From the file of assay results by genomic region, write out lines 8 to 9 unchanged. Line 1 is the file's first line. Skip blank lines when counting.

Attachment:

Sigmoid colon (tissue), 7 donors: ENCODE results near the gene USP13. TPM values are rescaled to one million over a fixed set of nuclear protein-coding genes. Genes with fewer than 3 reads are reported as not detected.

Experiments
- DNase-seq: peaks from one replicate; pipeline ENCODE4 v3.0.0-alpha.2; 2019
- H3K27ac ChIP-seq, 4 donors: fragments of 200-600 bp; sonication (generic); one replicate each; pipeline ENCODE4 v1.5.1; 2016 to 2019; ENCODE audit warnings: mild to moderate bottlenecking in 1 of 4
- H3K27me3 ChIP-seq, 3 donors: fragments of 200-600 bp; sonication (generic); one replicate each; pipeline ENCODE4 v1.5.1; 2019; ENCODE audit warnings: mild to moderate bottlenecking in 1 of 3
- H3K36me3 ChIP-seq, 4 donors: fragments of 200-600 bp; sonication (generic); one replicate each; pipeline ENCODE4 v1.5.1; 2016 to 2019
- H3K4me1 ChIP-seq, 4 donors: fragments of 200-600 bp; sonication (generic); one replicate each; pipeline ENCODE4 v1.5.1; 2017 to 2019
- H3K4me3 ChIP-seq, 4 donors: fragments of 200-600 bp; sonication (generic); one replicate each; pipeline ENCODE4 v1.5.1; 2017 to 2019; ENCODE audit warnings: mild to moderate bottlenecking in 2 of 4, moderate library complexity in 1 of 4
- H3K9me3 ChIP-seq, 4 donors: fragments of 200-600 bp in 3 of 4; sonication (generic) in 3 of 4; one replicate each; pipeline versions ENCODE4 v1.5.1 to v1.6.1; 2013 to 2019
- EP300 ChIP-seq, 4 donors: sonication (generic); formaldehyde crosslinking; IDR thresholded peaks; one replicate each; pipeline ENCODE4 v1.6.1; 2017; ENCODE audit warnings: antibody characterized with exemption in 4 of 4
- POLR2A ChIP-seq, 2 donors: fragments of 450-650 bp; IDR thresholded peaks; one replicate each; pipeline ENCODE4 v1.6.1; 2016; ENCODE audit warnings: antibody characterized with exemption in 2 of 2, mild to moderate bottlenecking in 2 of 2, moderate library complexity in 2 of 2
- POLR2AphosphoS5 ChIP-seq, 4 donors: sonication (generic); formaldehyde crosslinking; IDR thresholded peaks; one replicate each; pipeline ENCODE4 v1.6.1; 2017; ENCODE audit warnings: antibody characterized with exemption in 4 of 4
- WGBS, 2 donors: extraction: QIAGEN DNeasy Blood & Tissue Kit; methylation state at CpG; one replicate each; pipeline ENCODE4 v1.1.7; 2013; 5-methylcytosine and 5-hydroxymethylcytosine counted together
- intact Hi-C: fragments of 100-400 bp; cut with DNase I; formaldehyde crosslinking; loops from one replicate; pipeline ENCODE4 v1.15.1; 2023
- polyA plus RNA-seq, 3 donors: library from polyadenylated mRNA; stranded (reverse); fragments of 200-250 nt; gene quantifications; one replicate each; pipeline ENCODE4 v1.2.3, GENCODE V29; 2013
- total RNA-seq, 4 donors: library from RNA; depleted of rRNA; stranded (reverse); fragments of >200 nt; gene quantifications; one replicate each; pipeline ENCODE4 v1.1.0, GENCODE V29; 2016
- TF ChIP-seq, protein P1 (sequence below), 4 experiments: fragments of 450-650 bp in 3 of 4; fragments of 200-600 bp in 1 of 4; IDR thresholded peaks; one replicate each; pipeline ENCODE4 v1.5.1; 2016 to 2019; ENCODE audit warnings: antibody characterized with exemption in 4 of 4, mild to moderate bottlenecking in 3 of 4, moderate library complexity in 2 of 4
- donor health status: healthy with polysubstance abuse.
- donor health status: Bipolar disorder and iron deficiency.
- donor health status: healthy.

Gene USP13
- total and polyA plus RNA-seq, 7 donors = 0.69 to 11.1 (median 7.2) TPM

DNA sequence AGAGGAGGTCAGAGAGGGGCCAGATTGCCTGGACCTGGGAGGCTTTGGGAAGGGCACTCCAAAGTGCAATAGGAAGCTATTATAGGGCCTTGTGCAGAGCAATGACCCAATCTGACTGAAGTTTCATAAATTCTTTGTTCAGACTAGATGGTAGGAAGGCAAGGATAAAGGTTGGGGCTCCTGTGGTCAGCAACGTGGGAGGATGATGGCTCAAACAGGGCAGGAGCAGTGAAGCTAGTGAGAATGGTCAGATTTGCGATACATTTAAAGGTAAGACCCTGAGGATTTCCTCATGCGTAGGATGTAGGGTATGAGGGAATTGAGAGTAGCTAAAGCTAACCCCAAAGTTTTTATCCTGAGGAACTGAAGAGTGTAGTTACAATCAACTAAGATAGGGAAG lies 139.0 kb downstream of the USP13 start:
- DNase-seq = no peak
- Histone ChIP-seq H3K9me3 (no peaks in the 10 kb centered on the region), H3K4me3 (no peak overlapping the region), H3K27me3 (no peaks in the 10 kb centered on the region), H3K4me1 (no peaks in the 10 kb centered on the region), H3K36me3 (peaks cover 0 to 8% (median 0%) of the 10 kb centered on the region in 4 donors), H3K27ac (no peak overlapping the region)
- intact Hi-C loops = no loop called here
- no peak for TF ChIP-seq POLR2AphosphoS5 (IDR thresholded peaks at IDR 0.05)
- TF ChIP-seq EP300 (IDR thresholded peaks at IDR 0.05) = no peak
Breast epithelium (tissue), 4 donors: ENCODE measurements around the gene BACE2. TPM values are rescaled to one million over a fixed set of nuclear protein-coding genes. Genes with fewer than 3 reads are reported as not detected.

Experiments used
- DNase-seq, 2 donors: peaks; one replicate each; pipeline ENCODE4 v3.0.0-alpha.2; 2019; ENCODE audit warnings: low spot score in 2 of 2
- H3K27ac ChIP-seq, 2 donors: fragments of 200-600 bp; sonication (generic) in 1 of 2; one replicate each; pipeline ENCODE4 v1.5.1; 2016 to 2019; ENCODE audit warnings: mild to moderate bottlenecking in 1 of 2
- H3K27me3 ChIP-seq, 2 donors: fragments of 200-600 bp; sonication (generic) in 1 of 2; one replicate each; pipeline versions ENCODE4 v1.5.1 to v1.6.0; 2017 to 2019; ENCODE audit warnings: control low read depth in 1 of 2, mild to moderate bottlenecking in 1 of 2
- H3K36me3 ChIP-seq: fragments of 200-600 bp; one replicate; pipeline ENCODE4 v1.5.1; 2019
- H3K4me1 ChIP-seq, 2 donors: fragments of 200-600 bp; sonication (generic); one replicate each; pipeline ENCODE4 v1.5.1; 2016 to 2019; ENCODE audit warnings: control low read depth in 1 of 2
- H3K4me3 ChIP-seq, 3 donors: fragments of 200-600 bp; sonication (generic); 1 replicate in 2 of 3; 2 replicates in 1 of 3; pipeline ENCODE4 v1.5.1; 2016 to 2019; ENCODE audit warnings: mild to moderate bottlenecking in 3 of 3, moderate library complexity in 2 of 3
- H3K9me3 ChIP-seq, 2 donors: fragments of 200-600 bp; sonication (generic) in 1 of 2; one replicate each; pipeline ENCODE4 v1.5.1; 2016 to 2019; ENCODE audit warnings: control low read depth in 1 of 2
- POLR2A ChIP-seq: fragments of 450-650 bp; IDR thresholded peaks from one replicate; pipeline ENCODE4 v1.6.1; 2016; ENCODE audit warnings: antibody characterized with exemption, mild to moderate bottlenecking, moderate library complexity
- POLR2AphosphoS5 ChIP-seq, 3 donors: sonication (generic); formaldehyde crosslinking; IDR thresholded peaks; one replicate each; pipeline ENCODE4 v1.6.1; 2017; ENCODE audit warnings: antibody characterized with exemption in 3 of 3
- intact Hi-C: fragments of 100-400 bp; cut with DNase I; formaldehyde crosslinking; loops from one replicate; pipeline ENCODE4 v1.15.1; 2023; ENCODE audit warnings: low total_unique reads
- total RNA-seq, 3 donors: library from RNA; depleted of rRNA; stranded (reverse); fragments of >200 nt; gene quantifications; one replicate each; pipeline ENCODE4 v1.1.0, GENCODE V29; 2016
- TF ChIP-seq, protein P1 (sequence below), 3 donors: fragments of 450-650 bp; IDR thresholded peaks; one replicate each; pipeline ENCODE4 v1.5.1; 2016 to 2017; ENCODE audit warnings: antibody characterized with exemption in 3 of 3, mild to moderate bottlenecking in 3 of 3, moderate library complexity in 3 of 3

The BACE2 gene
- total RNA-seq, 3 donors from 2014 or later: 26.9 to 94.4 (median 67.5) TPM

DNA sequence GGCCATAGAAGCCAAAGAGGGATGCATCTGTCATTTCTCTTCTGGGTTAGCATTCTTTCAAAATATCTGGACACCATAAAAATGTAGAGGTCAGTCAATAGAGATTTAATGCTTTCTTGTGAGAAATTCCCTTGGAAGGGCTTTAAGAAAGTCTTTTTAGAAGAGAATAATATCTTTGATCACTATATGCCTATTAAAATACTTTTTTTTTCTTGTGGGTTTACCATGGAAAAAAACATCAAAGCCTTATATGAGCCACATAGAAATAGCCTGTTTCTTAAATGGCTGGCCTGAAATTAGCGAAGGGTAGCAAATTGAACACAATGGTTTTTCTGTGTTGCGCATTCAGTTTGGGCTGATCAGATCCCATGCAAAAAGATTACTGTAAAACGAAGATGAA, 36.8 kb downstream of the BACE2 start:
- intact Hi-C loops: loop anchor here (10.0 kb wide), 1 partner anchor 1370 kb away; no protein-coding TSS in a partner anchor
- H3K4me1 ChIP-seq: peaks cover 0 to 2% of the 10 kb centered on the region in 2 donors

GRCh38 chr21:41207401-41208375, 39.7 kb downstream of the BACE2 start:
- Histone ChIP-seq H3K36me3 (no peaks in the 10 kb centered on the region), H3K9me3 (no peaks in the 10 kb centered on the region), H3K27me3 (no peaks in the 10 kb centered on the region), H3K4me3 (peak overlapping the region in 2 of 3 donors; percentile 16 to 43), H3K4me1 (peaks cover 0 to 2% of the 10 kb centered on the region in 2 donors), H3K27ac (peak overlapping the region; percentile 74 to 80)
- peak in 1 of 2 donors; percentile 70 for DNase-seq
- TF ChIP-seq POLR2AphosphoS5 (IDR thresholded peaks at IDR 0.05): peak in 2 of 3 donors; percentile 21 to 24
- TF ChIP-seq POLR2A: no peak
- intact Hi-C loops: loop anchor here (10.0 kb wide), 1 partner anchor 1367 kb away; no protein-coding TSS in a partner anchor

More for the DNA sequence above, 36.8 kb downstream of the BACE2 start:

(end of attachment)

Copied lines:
- H3K4me3 ChIP-seq, 4 donors: fragments of 200-600 bp; sonication (generic); one replicate each; pipeline ENCODE4 v1.5.1; 2017 to 2019; ENCODE audit warnings: mild to moderate bottlenecking in 2 of 4, moderate library complexity in 1 of 4
- H3K9me3 ChIP-seq, 4 donors: fragments of 200-600 bp in 3 of 4; sonication (generic) in 3 of 4; one replicate each; pipeline versions ENCODE4 v1.5.1 to v1.6.1; 2013 to 2019